Story, photos by Sharon Kozden
There’s a new kid in town – a new kid on the Main Line’s block.
Erstwhile Villanova Conference Center, previously run by Aramark, closed in November, 2016. Fast forward to July 1, when The Inn at Villanova set out its welcome mat to public and community alike, proudly presenting a sleek, ultramodern and fully renovated 56-roomed hotel and conference center situated on the 32-acre site of the former Montrose Estate, home to its historic Montrose Mansion. Moreover, Villanova University is now firmly entrenched in the owner-operator driver’s seat.
Boasting 14 innovative meeting rooms and a ballroom seating up to 325, the Inn lacks for no amenities. I’ve spent many a night in upscale hotels both stateside and abroad, and the Inn at Villanova more than holds its own in every respect. All rooms include an en plein air patch of nature whether patio or balcony, where guests can sip morning cuppas and view verdant and well-maintained gardens or a star-studded sky while enjoying a post-dinner night-cap. A game room, fitness center, spacious lobby and business library are just some of the standard amenities. Delighting in the little things, I’m always aware of touches such as fruit-infused water at the check-in area. It’s a wonderful feeling when hoteliers understand that travel and hauling luggage demand thirst-quenching.
Media were invited to an open house. I checked in and joined other journalists for a tour and presentation, after which we were plied with gorgeous and succulent hors d’oeuvres, wine and champagne. Menu offerings were prepared by Adam Glickman (a former Steven Starr restaurant chef), which explains the sublime taste and flawless presentation of the mini-feast. There was ample time to ask questions and snap photos as we gathered in the Montrose Mansion’s bar to mix and mingle indoors, then step onto the stone patio, replete with tables, umbrellas and more views of the manicured grounds and gardens.
The Inn’s Conference Center’s 14 meetings rooms are state-of-the-art clean, bright and well-lighted. All feature uber-modern technology and span 400 to 1,600 square feet, which translates to between eight and 130 guest-availability. Whatever your business needs, the rooms will accommodate with everything from glass-affixed whiteboards, projectors and comfortable seating. The Inn’s functional modernity and tranquil comfort spill into the conference rooms, so whether you’re playing or brainstorming, Villanova has clearly succeeded in meeting (pun!) its goal to work with neighbors and to partner with community.
As the nation’s only Augustinian Catholic University, the Villanova Way, as is written means that Villanova “has the responsibility and the privilege of fostering a dynamic community, in which members grow in wisdom and use their gifts to improve society.” Truth, unity and love (motto) “empower Villanova to view and act in the world with integrity and purpose.” I located the following quote in a piece of found literature that perfectly reflects what I experienced throughout my stay. To wit: “Humans were created by God not for life in isolation but for the formation of social unity. The communitarian character of human existence means the good of each person is bound up with the good of the community.” Inn-deed [sic]: the Inn at Villanova delivers on its promise and responsibility.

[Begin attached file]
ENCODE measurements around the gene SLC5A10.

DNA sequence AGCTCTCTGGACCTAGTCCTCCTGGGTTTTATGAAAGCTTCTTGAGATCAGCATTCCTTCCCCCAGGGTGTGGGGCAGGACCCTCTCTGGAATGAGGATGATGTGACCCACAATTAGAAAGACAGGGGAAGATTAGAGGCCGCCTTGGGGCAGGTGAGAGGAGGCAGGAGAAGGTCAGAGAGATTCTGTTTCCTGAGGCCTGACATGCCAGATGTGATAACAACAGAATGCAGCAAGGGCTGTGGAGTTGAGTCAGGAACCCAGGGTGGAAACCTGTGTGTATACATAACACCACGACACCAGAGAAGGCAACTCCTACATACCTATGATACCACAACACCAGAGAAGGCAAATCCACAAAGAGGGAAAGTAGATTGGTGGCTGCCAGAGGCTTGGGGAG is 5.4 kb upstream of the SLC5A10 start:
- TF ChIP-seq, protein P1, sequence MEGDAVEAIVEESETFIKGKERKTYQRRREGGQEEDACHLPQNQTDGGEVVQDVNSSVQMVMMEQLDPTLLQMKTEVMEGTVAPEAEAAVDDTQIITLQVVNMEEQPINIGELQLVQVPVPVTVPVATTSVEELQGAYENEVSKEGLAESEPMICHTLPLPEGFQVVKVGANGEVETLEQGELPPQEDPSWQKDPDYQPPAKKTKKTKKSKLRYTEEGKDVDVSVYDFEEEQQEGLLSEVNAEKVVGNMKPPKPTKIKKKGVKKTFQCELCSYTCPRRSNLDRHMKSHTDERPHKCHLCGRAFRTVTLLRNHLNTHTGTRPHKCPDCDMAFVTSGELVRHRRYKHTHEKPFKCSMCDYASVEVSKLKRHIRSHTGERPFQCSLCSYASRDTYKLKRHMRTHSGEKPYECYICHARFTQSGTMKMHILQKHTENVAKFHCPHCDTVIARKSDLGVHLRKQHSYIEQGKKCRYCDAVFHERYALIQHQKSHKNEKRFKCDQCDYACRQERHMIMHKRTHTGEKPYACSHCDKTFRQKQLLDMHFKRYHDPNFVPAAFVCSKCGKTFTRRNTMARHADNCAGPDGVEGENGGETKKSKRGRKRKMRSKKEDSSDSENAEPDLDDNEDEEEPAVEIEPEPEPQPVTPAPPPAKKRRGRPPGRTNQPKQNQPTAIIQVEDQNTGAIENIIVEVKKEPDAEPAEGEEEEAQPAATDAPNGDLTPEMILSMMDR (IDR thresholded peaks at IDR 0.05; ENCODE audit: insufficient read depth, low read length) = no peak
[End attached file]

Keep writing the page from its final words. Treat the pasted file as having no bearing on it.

Later that evening, we were graciously treated to dinner at nearby and also newly opened (March 1) Mistral Restaurant in the King of Prussia mall, which had Philadelphia critic Craig LeBan chiming in with three (Liberty) bells, a peal tuned to “excellent.”
The logophile in me had to discover what is a “mistral” before any eating could be done. Google it! I did and discovered the word refers to a strong Mediterranean wind that offers sea-goers the dawning of a brand new day rife with choice, potential and unlimited possibility–not unlike the innovative creations unveiled by chefs Scott Anderson and Craig Polignano.
The ingredients for the dishes at Mistral are locally-sourced, so it’s no surprise that the tasty, sumptuous offerings always delight, as freshness and quality are the foundations on which true gustatory masterpieces are built. Wings were my starter choice; the Mistral version is a must-try. My beef entrée was cooked to perfection and nestled in a blend of foodstuff accompaniments that were, in a word, inspired. The rice crisps (with their vinegary hint) are make-the-trip-worthy, as they can only be had at Mistral. Much to my chagrin, not only can I not purchase them by the bag at a grocery store; I also can’t do so at the restaurant. That said, I didn’t have to bat my baby blues, for my attentive server smuggled me a tidy takeaway box. For dessert, I went with the Chocolate Ganache Smoked Dulce de Leche, Peanut, Brownie. With a name like that, don’t be surprised by the absence of a photograph. Down the gullet it went, savory and smooth as it sounds.
As I happily sank into the cool linens of my room after a fabulous dinner and an evening of camaraderie, it occurred to me that the Inn at Villanova and Mistral had in common that same transformative, cleansing and refreshing power of the Mediterranean wind. I drifted off to sleep, happily awaiting the dawn of a new day.
Grilled Wagyu Beef Flatiron, Fresh Corn “Polenta”, Grilled Red Onion Marmalade was my red-meat treat. When I do indulge in a rare beef entrée, it had best not disappoint. This could easily carry me through another beefless month; it was that scrumptious.